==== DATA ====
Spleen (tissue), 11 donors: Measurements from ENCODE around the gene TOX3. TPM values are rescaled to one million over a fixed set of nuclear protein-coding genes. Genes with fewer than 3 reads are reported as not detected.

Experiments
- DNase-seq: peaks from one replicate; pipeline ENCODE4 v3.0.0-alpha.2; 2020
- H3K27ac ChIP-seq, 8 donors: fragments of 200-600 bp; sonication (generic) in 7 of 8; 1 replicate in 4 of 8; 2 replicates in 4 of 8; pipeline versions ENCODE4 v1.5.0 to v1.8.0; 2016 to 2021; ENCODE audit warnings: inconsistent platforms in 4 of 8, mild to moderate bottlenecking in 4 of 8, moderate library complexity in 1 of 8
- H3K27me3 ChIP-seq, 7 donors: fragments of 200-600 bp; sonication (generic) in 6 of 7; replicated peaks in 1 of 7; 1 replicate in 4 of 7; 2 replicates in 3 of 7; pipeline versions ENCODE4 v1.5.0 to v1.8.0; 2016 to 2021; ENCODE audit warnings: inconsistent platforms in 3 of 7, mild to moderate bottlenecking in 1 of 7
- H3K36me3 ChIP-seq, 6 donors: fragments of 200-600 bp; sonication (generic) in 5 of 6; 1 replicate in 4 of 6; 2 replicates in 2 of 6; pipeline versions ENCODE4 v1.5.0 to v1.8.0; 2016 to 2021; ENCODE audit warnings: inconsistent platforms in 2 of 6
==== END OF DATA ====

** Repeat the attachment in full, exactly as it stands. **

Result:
Spleen (tissue), 11 donors: Measurements from ENCODE around the gene TOX3. TPM values are rescaled to one million over a fixed set of nuclear protein-coding genes. Genes with fewer than 3 reads are reported as not detected.

Experiments
- DNase-seq: peaks from one replicate; pipeline ENCODE4 v3.0.0-alpha.2; 2020
- H3K27ac ChIP-seq, 8 donors: fragments of 200-600 bp; sonication (generic) in 7 of 8; 1 replicate in 4 of 8; 2 replicates in 4 of 8; pipeline versions ENCODE4 v1.5.0 to v1.8.0; 2016 to 2021; ENCODE audit warnings: inconsistent platforms in 4 of 8, mild to moderate bottlenecking in 4 of 8, moderate library complexity in 1 of 8
- H3K27me3 ChIP-seq, 7 donors: fragments of 200-600 bp; sonication (generic) in 6 of 7; replicated peaks in 1 of 7; 1 replicate in 4 of 7; 2 replicates in 3 of 7; pipeline versions ENCODE4 v1.5.0 to v1.8.0; 2016 to 2021; ENCODE audit warnings: inconsistent platforms in 3 of 7, mild to moderate bottlenecking in 1 of 7
- H3K36me3 ChIP-seq, 6 donors: fragments of 200-600 bp; sonication (generic) in 5 of 6; 1 replicate in 4 of 6; 2 replicates in 2 of 6; pipeline versions ENCODE4 v1.5.0 to v1.8.0; 2016 to 2021; ENCODE audit warnings: inconsistent platforms in 2 of 6